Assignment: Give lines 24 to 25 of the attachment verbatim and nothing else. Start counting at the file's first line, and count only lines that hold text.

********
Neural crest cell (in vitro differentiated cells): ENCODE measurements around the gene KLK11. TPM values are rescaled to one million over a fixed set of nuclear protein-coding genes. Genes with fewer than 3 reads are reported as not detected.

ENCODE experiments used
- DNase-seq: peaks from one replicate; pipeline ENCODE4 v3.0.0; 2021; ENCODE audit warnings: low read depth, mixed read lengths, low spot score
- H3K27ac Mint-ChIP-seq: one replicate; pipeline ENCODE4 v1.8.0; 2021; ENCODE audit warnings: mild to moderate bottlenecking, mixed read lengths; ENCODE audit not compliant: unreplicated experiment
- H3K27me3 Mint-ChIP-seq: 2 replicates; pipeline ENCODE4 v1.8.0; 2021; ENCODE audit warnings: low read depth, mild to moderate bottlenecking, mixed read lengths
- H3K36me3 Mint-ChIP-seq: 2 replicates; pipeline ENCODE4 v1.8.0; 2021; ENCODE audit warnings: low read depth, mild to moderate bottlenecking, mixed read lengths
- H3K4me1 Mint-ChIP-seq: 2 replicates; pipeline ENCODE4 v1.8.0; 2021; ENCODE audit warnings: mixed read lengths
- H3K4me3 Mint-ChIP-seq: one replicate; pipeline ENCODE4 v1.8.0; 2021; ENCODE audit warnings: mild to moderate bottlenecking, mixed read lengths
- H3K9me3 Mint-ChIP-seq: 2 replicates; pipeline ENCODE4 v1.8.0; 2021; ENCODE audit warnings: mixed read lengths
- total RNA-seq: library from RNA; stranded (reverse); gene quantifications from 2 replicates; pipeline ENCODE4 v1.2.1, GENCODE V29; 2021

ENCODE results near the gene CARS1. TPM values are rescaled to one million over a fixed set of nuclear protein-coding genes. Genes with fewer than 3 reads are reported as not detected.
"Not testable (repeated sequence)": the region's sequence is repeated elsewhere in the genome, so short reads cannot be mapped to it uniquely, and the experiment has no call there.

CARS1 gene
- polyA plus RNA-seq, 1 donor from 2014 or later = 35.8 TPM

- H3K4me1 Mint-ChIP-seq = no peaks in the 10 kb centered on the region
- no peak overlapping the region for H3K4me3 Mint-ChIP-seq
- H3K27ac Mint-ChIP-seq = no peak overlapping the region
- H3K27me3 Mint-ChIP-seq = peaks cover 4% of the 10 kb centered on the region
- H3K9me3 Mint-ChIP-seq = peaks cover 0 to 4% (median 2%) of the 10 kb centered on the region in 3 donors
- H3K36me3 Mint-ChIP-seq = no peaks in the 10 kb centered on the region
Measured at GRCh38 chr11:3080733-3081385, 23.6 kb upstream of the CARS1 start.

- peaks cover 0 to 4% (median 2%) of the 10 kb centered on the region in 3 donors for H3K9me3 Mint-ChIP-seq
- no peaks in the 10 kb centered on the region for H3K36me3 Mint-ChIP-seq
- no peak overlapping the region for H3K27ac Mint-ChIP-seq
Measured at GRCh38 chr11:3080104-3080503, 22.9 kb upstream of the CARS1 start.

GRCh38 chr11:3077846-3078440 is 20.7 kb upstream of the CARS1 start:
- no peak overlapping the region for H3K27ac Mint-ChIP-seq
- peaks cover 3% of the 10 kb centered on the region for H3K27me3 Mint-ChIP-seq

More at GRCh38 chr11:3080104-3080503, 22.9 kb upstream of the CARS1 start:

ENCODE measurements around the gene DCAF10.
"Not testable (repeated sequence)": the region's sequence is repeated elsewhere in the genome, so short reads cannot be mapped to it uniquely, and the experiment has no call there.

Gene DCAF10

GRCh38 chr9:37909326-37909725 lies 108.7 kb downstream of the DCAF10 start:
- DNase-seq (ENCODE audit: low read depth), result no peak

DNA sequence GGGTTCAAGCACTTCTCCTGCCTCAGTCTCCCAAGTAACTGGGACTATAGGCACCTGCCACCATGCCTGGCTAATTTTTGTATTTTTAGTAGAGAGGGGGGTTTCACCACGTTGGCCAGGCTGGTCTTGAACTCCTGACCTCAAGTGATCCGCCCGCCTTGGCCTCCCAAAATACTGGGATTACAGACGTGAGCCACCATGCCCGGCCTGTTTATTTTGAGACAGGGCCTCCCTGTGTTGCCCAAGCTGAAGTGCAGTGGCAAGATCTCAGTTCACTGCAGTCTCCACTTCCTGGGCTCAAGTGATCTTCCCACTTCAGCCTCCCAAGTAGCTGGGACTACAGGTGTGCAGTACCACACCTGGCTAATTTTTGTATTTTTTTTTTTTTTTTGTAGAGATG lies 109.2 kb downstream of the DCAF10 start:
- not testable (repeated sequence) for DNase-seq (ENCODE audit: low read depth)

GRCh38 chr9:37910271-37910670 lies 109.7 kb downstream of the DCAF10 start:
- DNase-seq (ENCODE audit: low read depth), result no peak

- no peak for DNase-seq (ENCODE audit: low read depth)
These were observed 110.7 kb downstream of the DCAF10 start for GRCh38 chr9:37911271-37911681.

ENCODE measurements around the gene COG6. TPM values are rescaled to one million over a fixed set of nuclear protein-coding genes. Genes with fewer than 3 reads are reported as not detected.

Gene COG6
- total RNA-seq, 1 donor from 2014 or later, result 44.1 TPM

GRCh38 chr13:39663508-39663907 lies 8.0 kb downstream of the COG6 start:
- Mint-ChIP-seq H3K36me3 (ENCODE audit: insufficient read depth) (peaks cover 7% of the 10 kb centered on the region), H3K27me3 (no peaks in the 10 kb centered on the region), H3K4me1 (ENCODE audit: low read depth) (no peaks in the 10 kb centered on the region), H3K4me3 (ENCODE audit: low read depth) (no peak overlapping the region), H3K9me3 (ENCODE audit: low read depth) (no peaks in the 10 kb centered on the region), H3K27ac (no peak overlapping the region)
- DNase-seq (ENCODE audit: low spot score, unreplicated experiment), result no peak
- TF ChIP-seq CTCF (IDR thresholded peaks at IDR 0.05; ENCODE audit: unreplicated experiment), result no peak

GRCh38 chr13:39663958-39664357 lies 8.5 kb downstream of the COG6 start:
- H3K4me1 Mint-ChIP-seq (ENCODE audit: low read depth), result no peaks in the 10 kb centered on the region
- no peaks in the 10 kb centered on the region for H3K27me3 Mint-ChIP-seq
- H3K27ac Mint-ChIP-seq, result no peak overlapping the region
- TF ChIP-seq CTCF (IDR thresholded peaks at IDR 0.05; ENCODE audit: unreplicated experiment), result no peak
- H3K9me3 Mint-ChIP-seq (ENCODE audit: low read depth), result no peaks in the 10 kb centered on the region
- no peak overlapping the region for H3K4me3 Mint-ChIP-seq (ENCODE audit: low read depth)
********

- no peak overlapping the region for H3K27ac Mint-ChIP-seq
Measured at GRCh38 chr11:3080104-3080503, 22.9 kb upstream of the CARS1 start.